OAKLAND — Towards the end of his 12-strikeout, six-inning performance in Saturday’s 2-0 12-inning marathon, Oakland Athletics starter Trevor Cahill began to feel his elbow barking.
That night, it stiffened up. He began to feel pain two days later. After an MRI revealed a slight impingement, he and the A’s decided it would be best to go on the 10-day disabled list, get some rest and miss a start.
“He’s had some injuries in previous seasons; he’s not 25-years old anymore,” said manager Bob Melvin.
That move allowed the A’s to call up what manager Bob Melvin called the “center fielder of the future,” in 23-year old Dustin Fowler, who’s hit .370 over the last 14 games. Fittingly enough, he’ll likely see his first significant action this week against the New York Yankees, who traded him last July 31 for Sonny Gray.
“He’s been swinging good,” Melvin said. “We knew he’d be here at some point. We wanted to make sure he was swinging the bat well, got plenty of at-bats. He basically missed an entire season last year.”
With two outs in the first defensive inning of Fowler’s Major League debut last year with the New York Yankees, Fowler chased down a Jose Abreu slicing drive down the right field line., He ran barreled into a low fence and railing, flipping over the barrier and into the crowd.
The collision ruptured his patellar tendon, and he didn’t even get to take an at-bat in his first big league game. Then, a month later, he was traded to Oakland as part of the deal that sent Gray to the Bronx.
Fowler played in 19 games for the A’s this spring, hitting .222 with two doubles and five RBIs, stealing three bases. So far for the Nashville Sounds, he’s fourth in Triple-A baseball with eight stolen bases in 30 games.
“We saw it in spring,” Melvin said. “It was a progression. We had him, for the most part, a couple months before spring training started, and went through his running progression. We got him to the point in spring training where he was just playing, as opposed to worrying. He’s got a real knack for stealing bases.”
The A’s are currently 29th out of 30 Major League teams in stolen bases (7), with leadoff hitter Marcus Semien having swiped just three.
He may not start at leadoff right away, but there’s certainly the possibility he winds up there, moving Semien — who has a .325 OBP — down in the order.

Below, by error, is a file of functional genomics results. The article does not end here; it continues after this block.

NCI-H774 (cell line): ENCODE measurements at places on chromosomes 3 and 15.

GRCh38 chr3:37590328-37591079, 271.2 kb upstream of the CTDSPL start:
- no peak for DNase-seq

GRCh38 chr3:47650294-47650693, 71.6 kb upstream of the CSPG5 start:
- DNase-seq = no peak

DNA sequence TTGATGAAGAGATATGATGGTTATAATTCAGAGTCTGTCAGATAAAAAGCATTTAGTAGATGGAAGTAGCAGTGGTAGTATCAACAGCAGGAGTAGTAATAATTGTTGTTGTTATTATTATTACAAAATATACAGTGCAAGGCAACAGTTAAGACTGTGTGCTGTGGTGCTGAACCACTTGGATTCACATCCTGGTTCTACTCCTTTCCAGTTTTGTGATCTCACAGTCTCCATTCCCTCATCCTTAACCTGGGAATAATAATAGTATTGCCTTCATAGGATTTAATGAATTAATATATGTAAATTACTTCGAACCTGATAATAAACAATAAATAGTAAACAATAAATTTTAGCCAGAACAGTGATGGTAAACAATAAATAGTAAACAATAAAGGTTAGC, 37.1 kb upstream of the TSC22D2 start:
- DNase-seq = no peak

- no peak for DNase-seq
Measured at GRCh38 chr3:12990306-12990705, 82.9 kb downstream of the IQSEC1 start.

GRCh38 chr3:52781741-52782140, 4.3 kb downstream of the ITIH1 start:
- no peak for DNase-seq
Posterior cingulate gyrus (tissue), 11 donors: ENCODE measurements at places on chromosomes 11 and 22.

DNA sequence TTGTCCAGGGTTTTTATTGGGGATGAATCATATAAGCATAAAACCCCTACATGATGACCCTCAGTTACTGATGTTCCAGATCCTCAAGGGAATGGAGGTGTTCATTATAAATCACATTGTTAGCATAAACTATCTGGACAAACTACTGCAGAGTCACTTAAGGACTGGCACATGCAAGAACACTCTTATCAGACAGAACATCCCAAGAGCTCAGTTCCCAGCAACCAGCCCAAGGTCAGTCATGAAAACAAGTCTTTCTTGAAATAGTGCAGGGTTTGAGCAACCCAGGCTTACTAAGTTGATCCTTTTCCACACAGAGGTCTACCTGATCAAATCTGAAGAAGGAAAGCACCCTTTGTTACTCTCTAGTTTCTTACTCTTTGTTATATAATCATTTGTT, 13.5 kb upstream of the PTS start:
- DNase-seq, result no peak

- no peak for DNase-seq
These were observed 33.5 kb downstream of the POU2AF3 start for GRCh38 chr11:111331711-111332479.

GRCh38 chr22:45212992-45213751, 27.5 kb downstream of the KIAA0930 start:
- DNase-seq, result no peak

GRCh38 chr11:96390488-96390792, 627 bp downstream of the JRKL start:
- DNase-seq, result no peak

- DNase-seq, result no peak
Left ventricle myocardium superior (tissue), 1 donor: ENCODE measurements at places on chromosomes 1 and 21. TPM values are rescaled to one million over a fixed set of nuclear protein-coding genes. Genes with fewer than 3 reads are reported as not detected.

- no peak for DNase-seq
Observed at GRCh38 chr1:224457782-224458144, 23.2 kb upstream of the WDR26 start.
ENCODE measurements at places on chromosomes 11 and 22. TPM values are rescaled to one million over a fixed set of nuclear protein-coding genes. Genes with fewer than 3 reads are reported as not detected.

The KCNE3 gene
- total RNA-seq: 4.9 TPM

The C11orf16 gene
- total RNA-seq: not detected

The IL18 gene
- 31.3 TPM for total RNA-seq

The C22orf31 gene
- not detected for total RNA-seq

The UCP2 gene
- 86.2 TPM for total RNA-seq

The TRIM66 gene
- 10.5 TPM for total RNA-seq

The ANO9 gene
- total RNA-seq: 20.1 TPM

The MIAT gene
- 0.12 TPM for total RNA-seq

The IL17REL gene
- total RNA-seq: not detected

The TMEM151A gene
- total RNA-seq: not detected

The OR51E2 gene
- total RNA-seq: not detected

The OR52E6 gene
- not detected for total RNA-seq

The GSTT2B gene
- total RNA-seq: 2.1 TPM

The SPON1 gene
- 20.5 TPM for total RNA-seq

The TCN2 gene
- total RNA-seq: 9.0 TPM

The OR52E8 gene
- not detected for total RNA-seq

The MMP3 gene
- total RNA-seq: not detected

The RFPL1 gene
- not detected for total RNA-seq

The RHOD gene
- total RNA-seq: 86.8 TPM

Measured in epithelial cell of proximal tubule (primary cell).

“We’ll see how that goes. Marcus is doing a pretty good job with leadoff right now. I don’t know if I’d stick him right into that role. If he swings the bat well, you could see him there at some point, but we really like what Marcus is doing right now.”
With a revolving door in center field, the A’s will stick the left-handed-hitting Fowler right in the mix, while still getting Mark Canha consistent at-bats against lefties.
“You talk about your center fielder of the future, this is the guy we’ve targeted for that,” Melvin said. “Against righties, he’ll get plenty of starts. There’s no reason to bring him here and not play him.”
Now, he may very well start the first of a 10-game road trip when the A’s head to New York after a travel day on Thursday.
“I won’t commit to it now, but there’s an excellent chance,” Melvin said. “Being in New York, he’ll probably get his first at-bat, maybe today. This is a real athletic player that was a big part of a huge trade for us. When you trade a Sonny Gray, you bring back players like that. It’s exciting. I know he’ll be excited about it, and probably a little more so, because it’s against the Yankees.”
Gray is slated to start on Friday in the series opener against an as-yet-unnamed starter for Oakland.
“He’s pretty good when he’s on,” said Melvin, who managed Gray for his four-and-a-half year career in Oakland, before he was traded at the deadline last season. “You try to make him work a little bit and throw some pitches.”
This season, Gray has started seven games for New York, with a 6.00 ERA in 33 innings of work. He’s struck out 30 and walked 21, but has only pitched into the sixth twice and is averaging 87 pitches per start.
“We’ll try to see how he’s doing early in the game, and we’ll have an approach for him,” Melvin said. “When he’s good, he makes it difficult.”